I recently finished the first draft of a new book project.
The working title is Let That Sh*t Go – A Brief Practice Guide to Calming Your Monkey-Mind Before Bed and Getting the Rest You Crave.
It’s a project that grew out of my own experiences with anxiety and my inability to fall asleep due to an overactive mind.
However, being a long-time student and practitioner of meditation and mindfulness, I knew the answers to a better quality of rest and relaxation could be found within.
Influencing me in this writing project were the teachings of the Buddha, those from a few Zen Masters, and Eckhart Tolle, author of The Power of Now, a particularly mind-blowing book that I urge you to read or re-read. It’s a truly transformative work.
Let That Sht Go is a brief book, and I’ll probably list it on Amazon for under $5. It’s currently divided into two parts, Part I: Identifying the Issues, and Part II: How To Let That Sht Go.
Here’s a brief excerpt from Part I of the draft:
IDENTIFYING THE ISSUES
We all have shit that keeps us at night because we can’t seem to shut down our mind’s chief function – to generate thoughts at the speed of light. Most researchers postulate that the average human mind generates between 30,000 and 50,000 individual thoughts per day.
That’s exhausting even to consider. It’s like waking in the morning and counting to 50,000 throughout the day, every-day-of-your-life.
Nothing makes me want to toss my low-carb cookies more than the thought of having to do that. Yet, our minds do this every day…often without us even noticing.
It’s no wonder that we experience difficulty shutting it down before bed. The mind is neither good nor bad, it simply is what it is – a non-stop thinking machine. But before we bash our raging minds altogether and lump them into the category Things We’d Like to Kill, let’s consider for a moment that it’s our most valuable survival tool and its evolutionary development has ensured the survival of our species.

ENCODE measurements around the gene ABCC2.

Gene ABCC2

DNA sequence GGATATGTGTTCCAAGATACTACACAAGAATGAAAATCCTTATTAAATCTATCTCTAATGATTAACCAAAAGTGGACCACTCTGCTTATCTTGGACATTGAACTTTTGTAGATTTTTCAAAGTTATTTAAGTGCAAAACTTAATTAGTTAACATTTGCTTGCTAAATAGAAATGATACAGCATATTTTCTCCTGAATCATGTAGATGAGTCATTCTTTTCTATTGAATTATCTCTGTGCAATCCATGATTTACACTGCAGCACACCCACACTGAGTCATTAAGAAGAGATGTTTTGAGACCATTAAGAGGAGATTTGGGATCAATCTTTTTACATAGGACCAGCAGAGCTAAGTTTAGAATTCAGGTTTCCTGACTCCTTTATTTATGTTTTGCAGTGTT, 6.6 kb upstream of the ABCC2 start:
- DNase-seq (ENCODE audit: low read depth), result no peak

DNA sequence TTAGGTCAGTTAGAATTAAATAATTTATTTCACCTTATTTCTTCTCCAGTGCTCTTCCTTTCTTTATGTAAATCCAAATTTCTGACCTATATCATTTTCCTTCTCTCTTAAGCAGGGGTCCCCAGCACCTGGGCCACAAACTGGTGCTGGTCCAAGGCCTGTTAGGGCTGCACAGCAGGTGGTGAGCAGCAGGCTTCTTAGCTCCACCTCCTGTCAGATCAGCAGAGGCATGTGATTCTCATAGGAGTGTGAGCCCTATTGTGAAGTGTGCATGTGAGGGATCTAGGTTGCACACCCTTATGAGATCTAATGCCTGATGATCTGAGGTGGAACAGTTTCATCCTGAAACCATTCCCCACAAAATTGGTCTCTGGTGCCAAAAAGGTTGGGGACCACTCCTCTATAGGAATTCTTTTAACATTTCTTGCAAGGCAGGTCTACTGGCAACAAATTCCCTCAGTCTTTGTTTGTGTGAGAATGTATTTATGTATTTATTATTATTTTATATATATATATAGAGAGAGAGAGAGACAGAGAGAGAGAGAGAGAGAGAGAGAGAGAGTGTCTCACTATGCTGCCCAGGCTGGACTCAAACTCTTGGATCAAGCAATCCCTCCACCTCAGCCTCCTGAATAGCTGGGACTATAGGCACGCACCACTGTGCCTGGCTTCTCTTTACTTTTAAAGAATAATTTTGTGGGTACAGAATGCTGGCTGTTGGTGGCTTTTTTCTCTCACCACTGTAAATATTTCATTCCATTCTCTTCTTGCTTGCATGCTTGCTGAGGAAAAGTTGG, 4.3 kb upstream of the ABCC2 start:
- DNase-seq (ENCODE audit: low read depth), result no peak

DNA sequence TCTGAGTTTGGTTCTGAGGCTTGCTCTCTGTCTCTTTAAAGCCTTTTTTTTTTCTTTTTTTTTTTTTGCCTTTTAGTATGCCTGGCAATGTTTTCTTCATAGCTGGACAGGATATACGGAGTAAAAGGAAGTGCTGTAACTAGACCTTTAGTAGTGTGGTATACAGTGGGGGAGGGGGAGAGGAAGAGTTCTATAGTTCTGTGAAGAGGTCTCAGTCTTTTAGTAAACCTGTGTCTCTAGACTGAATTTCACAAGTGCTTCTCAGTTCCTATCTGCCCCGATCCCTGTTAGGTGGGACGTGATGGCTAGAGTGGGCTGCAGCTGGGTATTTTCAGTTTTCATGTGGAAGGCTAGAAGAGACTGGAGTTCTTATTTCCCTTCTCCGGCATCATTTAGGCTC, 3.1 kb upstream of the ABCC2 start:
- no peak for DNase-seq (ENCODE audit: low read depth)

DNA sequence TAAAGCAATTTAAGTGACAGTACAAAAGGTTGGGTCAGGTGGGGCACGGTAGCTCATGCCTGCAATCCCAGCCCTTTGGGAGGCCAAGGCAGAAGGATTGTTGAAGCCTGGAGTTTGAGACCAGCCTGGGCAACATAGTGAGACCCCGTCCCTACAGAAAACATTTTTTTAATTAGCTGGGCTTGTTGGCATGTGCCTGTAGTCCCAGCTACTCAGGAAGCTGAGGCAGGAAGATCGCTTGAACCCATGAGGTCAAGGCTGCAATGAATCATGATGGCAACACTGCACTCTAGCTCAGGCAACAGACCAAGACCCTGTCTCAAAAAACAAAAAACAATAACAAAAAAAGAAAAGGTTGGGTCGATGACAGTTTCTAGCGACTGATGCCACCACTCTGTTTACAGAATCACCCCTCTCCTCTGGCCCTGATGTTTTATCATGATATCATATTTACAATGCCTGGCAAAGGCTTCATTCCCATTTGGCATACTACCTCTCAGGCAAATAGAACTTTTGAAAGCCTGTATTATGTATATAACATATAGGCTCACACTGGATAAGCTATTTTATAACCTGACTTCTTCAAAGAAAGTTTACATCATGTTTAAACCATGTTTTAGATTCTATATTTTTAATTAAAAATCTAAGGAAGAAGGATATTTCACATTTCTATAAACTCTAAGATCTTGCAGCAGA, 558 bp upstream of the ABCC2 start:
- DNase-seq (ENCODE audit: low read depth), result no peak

So while our knee-jerk reaction might be to say, “Fuck off, monkey mind” like I did at the opening of this book, we need our minds to survive. Let that sink in for a moment.
We depend on our minds for survival and yet it buggers the crap out of us (OK, weird analogy) at the most inconvenient times. Since this book is about encouraging the mind to calm before bed, we’re going to focus on the most common issues that come up when our heads hit the pillow.
THE MOST COMMON ISSUES THAT KEEP US UP AT NIGHT
This part of the book will examine some of the most common issues that tend to keep us up preventing us from getting the rest we crave. It’s likely that you will think of other issues that are unique to your experience, and it’s important to note those in your journal or notebook as well for later reflection and journaling.
Reliving Your Entire Day
As we’ve already established, it’s natural for our minds to generate thoughts. After all, it’s what millions of years of evolution have shaped it to do. It helps us maintain our immediate access to the fight-or-flight mechanisms that we depended on in times if high stress.
However, listening to the play-by-play nature of our thoughts about the day we just experienced, while a natural occurrence, can also have a detrimental effect on our ability fall asleep.
Unfortunately, the same stress hormones that are dumped into the bloodstream when we encounter a threat to our survival (an angry confrontation while driving, a heated discussion with our boss, etc.) can also be triggered by replaying these past moments in our minds.
Just when we want to let that shit go, we find ourselves replaying it over and over again.
Here’s an example that leads down a path you might find familiar that also involves our next type of issue, re-enacting our daily drama:
We start by reviewing what we accomplished during the day. That’s seems OK at first, but then it triggers another thought, maybe this time it’s about the events at the office or at school. Soon, we’re hurtling down that imaginary road at full speed.
We follow little trails of thought that lead to more well-worn neural paths that, in turn, lead to more memories and past events. Soon we’re reliving old drama, holding imaginary conversations in our head with people who aren’t present (and who are most likely sleeping soundly).
After a while, we sound like Vin Scully or Joe Buck calling the play-by-play of our daily experiences for nine straight innings.
Meanwhile, it’s 3:30am and we’re wide awake.
Stay tuned for more information when the book is released on Amazon.